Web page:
The latex has a bound charge of from about 0.15 milliequivalent to about 0.6 milliequivalent, preferably from about 0.18 milliequivalent to about 0.4 milliequivalent, per gram of polymer. The co-additive has a degree of polymerization from about 3000, preferably from about 5000, to about 10,000 and an available charge of from about 0.3 milliequivalent to about 8 milliequivalents, preferably from about 0.7 milliequivalent to about 4.5 milliequivalents, per gram of polymer.
The latex binder system to make the product of this invention comprises a cationic latex with particles having a high density of bound charges at or near the particle surface and a co-additive which is a water-soluble, high molecular weight, anionic polymer of an acrylamide having a degree of polymerization from about 3000, preferably from about 5000 to about 10,000 and having an available charge of from about 0.3 milliequivalent to about 8 milliequivalents, preferably from about 0.7 milliequivalent to about 4.5 millequivalents, per gram wherein the anionic polymer retains its solubility when in the presence of metal ions at a pH in the range of from about 4 to about 7. Other constituents of the paper-making composition at the wet-end in the process include a paper-making pulp (generally cellulosic), water, and optionally pigment and other common additives well known in the paper-making art.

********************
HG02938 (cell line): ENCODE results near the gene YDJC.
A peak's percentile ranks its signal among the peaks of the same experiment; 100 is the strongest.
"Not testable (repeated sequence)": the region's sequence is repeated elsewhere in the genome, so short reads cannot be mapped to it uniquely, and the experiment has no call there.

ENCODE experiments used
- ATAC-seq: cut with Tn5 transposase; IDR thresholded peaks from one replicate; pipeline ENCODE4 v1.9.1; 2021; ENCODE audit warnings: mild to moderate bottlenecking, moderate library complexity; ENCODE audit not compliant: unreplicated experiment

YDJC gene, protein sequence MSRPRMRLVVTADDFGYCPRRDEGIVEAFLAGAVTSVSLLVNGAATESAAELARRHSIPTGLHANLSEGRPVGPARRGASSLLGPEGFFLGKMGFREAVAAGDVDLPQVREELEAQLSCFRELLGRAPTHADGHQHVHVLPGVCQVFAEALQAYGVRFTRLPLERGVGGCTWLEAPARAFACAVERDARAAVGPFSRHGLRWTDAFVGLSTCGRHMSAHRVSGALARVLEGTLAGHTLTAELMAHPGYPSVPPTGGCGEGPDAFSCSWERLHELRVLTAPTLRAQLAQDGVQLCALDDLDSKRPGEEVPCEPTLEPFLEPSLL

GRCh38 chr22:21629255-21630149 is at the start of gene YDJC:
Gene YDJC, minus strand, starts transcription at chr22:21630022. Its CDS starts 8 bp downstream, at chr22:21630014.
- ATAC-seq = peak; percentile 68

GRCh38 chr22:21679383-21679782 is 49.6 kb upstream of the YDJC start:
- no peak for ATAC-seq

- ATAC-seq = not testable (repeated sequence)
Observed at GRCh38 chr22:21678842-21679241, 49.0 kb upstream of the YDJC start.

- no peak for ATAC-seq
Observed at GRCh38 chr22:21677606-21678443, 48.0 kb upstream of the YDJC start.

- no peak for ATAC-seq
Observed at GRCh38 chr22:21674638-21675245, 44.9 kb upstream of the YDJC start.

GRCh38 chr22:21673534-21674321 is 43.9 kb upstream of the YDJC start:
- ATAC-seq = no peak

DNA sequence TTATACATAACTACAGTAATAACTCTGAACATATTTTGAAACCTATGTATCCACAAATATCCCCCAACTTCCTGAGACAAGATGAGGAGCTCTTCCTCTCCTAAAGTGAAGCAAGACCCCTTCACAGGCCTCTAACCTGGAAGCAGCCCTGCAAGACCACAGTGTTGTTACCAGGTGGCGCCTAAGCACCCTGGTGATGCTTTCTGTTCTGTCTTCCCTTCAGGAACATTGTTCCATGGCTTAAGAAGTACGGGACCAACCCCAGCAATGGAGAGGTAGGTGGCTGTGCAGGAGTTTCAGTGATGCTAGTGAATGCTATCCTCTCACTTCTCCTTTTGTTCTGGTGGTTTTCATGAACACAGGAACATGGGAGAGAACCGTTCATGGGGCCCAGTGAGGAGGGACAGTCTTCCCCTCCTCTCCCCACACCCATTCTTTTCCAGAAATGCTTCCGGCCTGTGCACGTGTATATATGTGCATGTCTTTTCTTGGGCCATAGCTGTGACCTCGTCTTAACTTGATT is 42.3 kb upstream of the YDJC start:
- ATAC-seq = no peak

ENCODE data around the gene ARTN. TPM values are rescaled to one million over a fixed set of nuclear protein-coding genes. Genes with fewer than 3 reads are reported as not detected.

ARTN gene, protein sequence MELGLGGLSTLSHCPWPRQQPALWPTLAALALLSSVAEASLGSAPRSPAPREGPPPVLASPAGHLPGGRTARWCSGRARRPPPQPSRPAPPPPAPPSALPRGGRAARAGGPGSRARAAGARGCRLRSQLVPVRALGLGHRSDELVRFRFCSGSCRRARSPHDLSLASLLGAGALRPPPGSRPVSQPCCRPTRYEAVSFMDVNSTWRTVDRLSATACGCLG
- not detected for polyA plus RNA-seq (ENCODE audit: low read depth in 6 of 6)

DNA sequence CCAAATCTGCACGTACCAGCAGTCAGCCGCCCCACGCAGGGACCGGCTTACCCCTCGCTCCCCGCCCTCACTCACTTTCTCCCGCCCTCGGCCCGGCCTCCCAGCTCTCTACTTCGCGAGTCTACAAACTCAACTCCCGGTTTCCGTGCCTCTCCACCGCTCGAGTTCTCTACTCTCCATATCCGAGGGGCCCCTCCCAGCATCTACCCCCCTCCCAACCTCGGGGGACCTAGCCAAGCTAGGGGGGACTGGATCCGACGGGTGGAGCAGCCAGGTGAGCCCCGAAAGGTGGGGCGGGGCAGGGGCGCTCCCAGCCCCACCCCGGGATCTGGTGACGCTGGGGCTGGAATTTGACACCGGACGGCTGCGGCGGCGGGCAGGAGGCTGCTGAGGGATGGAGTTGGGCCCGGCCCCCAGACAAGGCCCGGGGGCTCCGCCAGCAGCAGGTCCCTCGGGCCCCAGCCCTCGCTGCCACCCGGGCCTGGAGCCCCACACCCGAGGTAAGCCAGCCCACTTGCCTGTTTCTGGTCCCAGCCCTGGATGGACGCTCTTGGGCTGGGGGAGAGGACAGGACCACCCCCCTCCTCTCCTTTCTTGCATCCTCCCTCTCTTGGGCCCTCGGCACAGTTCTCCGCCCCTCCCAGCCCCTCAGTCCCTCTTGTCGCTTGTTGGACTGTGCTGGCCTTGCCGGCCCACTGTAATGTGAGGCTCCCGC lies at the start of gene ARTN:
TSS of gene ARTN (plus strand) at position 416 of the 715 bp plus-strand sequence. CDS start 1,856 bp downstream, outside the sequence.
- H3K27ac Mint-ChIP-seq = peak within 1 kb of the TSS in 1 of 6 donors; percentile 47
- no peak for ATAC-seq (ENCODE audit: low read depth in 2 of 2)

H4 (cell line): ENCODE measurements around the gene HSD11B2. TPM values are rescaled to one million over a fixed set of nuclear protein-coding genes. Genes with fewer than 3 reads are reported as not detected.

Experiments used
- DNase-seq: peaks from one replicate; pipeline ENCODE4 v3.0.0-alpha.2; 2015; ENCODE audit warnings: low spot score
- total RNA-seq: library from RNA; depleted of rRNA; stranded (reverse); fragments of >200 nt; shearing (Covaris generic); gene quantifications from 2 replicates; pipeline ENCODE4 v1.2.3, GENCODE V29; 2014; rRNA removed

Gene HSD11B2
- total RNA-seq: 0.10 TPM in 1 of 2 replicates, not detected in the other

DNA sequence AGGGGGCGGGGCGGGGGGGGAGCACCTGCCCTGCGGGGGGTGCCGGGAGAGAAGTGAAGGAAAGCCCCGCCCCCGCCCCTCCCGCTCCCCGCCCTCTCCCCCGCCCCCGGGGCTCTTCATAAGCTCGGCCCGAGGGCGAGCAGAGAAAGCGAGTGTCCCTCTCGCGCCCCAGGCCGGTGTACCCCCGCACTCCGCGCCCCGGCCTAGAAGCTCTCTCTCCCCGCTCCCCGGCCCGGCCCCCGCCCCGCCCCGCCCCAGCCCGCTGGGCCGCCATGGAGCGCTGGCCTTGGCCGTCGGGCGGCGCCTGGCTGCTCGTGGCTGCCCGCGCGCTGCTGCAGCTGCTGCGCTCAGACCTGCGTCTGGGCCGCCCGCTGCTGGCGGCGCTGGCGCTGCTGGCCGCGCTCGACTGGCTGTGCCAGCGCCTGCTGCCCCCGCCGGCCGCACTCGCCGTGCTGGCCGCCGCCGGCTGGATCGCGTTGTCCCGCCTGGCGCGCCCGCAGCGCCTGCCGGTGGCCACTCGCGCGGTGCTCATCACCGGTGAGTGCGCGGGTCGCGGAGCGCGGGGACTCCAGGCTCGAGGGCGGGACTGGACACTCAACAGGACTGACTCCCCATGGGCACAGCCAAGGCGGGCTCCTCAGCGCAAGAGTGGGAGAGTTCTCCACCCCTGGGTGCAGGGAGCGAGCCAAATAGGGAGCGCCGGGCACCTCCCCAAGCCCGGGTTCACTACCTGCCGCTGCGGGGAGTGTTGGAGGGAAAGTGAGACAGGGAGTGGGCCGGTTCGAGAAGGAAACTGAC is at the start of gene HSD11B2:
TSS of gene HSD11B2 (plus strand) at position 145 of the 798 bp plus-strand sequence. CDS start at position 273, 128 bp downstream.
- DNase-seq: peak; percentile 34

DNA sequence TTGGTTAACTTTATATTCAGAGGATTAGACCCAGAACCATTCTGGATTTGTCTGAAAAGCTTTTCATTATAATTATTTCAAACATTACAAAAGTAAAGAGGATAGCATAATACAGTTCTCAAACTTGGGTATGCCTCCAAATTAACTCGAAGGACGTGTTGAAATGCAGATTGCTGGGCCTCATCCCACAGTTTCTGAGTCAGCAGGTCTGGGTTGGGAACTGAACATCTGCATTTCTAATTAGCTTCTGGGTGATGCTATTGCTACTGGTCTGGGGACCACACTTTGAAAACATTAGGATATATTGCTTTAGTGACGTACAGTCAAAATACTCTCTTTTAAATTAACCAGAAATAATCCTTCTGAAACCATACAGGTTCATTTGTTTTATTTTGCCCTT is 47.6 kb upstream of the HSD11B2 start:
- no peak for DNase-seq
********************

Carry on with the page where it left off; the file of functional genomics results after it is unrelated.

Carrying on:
By "bound" as applied to groups or charges is meant that they are not desorbable under the conditions of processing. A convenient test is by dialysis against deionized water.
By the term "pH independent groups" as applied to ionic groups is meant that the groups are predominantly in ionized form over a wide range in pH, e.g., 2-12. Representative of such groups are sulfonium, sulfoxonium, isothiouronium, pyridinium and quaternary ammonium groups.
By the term "non-ionic" as applied to the monomers in this specification is meant that the monomers are not ionic per se nor do not become ionic by a simple change in pH. For illustration, while a monomer containing an amine group is non-ionic at high pH, the addition of a water-soluble acid reduces the pH and forms a water-soluble salt; hence, such a monomer is not included. The non-ionic nucleophiles, however, are not similarly restricted, i.e., "non-ionic" as used with nucleophiles applies to such compounds which are non-ionic under conditions of use and tertiary amines, for example, are included.
By "available charge" is meant the amount of charge an ionizable group would provide to a polymer when completely ionized.